Immune Activation Drugs: Checkpoint Inhibitors 

One key mechanism of immune evasion demonstrated across a variety of solid tumors—and more recently, hematological malignancies—is the direct inhibition of CD8-positive CTLs by the activation of immune checkpoint pathways. The programmed cell death 1 (PD-1) receptor, a member of the B7 receptor family, functions as an important checkpoint in the downregulation of immune responses in normal hosts, contributing to tolerance to self-antigens.10 The ligands for PD-1, programmed cell death ligand 1 (PD-L1) and PD-L2, are upregulated in conditions of chronic inflammation, such as during viral infection (eg, HIV,11 hepatitis B virus [HBV],12 and hepatitis C virus [HCV]13), in asthma,14 and in the tumor microenvironment of both solid tumors and lymphomas.15 Blockade of the PD-1/PD-L1 interaction has shown promising activity in multiple solid tumors, prompting the approval of 2 PD-1 inhibitors. Nivolumab (Opdivo, Bristol-Myers Squibb), a fully human immunoglobulin G4 (IgG4) anti–PD-1 antibody that blocks the interaction between PD-1 and PD-L1/PD-L2, is approved for unresectable or metastatic melanoma, for disease progression following treatment with ipilimumab (Yervoy, Bristol-Myers Squibb) and a BRAF inhibitor, and for metastatic squamous non–small cell lung cancer with progression on or after platinum-based chemotherapy. Pembrolizumab (Keytruda, Merck), a humanized IgG4 monoclonal antibody with a high affinity for PD-1 that blocks the binding of PD-L1 and PD-L2, is approved for unresectable or metastatic melanoma and for disease progression following ipilimumab and a BRAF inhibitor.

Histopathologic studies have demonstrated that PD-1 is highly expressed on the peritumoral lymphocytes in the tumor microenvironment of cHL. Correspondingly, HRS cells express PD-L1,16 suggesting that the PD-1/PD-L1 interaction between the HRS cells and the peritumoral lymphocytes may induce exhaustion in peritumoral lymphocytes, which contributes to immune dysfunction and tumor tolerance in the microenvironment. The genes encoding PD-L1/PD-L2 are located on chromosome 9p24.1 and are commonly amplified in nodular sclerosing cHL, the most common histologic subtype of cHL, suggesting that this mechanism of immune escape might be of particular relevance in this lymphoma.17 Epstein-Barr virus (EBV) infection, which is found in nearly half of cHL patients, may further drive the expression of PD-L1 on HRS cells in EBV-positive patients cells.18

Clinical data from recently presented early-phase trials confirmed the activity of checkpoint inhibition for heavily pretreated patients with cHL. Results from the phase 1 trial CheckMate 039 (NCT01592370) were presented at the2014 annual meeting of the American Society of Hematology (ASH).19 In this study, 23 patients with relapsed or refractory cHL received 3 mg/kg of nivolumab at week 1, week 4, and then every 2 weeks until disease progression or complete response (CR) or for a maximum of 2 years. The primary endpoint was safety; the secondary endpoint was overall response rate (ORR). Approximately one-third of the patients had received more than 6 prior regimens, 78% had undergone a prior transplantation, and 78% had received prior brentuximab vedotin (Adcetris, Seattle Genetics). Adverse events of any grade occurred in 96% of the patients, but only 22% were grade 3 and none were grade 4. Pneumonitis and colitis were the most common drug-related adverse events, and 1 case of pancreatitis was observed. Overall, nivolumab had a safety profile similar to that observed with solid tumors. The ORR for nivolumab was 87%, including a 17% CR rate; 3 additional patients had stable disease (SD). The progression-free survival (PFS) rate at 23 weeks was 86%, and the median duration of response is still being evaluated. Analyses of pretreatment tumor specimens from 10 patients revealed copy-number gains in and increased expression of PD-L1 and PD-L2 in all 10 patients.20 These data supported the breakthrough therapy designation for nivolumab, granted in May 2014 by the US Food and Drug Administration for the treatment of patients with cHL after failure of ASCT and brentuximab vedotin. CheckMate 205 (NCT02181738), a registrational trial evaluating nivolumab in patients with cHL after failure of ASCT, is currently ongoing and recruiting participants.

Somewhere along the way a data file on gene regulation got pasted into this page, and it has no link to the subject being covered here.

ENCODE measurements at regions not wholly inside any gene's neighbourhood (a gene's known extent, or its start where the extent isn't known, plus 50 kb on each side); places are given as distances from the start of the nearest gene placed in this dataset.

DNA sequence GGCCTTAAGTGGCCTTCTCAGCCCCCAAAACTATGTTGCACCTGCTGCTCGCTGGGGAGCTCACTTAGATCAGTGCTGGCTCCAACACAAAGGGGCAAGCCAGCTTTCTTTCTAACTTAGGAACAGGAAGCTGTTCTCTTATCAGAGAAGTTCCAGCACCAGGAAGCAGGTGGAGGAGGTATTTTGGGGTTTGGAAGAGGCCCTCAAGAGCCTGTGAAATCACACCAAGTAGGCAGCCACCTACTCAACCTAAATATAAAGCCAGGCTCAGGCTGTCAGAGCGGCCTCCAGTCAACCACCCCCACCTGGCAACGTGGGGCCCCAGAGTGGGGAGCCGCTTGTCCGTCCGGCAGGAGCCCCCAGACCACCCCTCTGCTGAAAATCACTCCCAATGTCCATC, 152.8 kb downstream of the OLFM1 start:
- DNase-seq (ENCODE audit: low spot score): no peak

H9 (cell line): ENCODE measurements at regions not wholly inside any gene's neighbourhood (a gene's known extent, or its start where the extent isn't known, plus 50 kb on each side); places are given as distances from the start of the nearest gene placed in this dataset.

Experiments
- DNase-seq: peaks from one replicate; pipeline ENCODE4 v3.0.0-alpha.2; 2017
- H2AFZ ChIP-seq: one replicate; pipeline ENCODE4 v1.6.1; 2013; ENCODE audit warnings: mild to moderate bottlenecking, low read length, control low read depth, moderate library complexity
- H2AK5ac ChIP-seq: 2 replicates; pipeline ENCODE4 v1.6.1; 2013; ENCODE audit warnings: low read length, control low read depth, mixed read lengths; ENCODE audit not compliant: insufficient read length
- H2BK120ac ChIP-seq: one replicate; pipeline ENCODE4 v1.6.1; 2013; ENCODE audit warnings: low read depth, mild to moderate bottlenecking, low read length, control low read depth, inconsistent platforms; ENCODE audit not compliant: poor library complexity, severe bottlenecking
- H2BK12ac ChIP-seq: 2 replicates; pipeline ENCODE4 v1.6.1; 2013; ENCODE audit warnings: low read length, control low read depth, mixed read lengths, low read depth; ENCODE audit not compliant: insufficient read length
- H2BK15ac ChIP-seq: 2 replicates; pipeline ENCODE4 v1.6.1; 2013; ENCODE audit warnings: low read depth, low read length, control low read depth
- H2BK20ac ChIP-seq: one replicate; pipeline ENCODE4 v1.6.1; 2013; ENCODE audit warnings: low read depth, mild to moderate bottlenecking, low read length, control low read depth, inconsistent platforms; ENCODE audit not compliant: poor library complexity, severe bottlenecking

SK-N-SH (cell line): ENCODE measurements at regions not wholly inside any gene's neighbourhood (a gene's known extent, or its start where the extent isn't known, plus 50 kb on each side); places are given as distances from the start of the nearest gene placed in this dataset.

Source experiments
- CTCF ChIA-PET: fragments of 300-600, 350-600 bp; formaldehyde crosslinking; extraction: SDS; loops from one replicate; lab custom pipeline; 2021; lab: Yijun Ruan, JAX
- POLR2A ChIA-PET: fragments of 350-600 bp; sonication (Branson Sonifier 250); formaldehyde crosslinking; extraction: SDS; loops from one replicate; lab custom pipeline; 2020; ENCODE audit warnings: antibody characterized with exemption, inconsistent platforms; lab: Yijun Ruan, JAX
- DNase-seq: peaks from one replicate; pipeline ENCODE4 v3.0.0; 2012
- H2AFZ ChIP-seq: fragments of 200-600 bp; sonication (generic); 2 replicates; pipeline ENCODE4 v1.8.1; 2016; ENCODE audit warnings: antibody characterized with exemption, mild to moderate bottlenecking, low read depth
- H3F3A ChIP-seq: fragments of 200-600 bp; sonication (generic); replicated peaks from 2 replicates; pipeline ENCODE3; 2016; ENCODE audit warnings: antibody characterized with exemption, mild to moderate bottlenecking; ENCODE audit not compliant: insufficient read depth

Pembrolizumab has been investigated in a cohort of cHL patients included in the KEYNOTE-013 trial (NCT01953692), and results from the cHL patient subgroup were presented at the2014 annual ASH meeting.21 This ongoing multicenter open-label phase 1b clinical trial enrolled patients with a variety of relapsed or refractory hematologic malignancies who were heavily pretreated, including 31 patients with relapsed or refractory cHL. Pembrolizumab was administered at a dose of 10 mg/kg every 2 weeks for 24 months until disease progression or intolerable toxicity. Responses were assessed at week 12, and every 8 weeks thereafter. The primary endpoint was CR rate, with secondary endpoints including ORR, PFS, and safety. In this study, 31 patients with relapsed cHL were enrolled at the time of data presentation, with results available for 29 patients. Patients had a median age of 32 years (range, 20-67 years); 52% had received 5 or more lines of therapy, 69% had failed ASCT, and 28% were ineligible for ASCT. Bulky lymphadenopathy was present in 31% of patients. With a median follow-up of 153 days (range, 1-341 days), 9 patients discontinued treatment for disease progression (n=7), adverse effects (n=1), or CR (n=1). Among the 29 patients enrolled in the study, 20 patients (69%) were still receiving therapy. The median duration of response had not been reached at the time of data presentation. The treatment was well tolerated with few extramedullary side effects, most commonly grade 1 or 2 thyroid disorders and pneumonitis, each observed in 10% of the patients. There were no deaths or grade 4 adverse events. The ORR was 66%, including a CR rate of 21% and a partial response (PR) rate of 45%; the SD rate was 21%. Notably, among the patients with SD, a few have been receiving treatment for nearly 1 year, suggesting the possibility of prolonged stabilization of disease growth. A phase 2 trial of pembrolizumab in cHL is planned for the first half of 2015 (KEYNOTE-087). Using IMiDs in combination with checkpoint inhibitors could be extremely promising; however, the reported data have been from phase 1 trials and remain preliminary. Larger confirmatory studies, which are ongoing, have the potential to redefine treatment paradigms in all aspects of cHL management.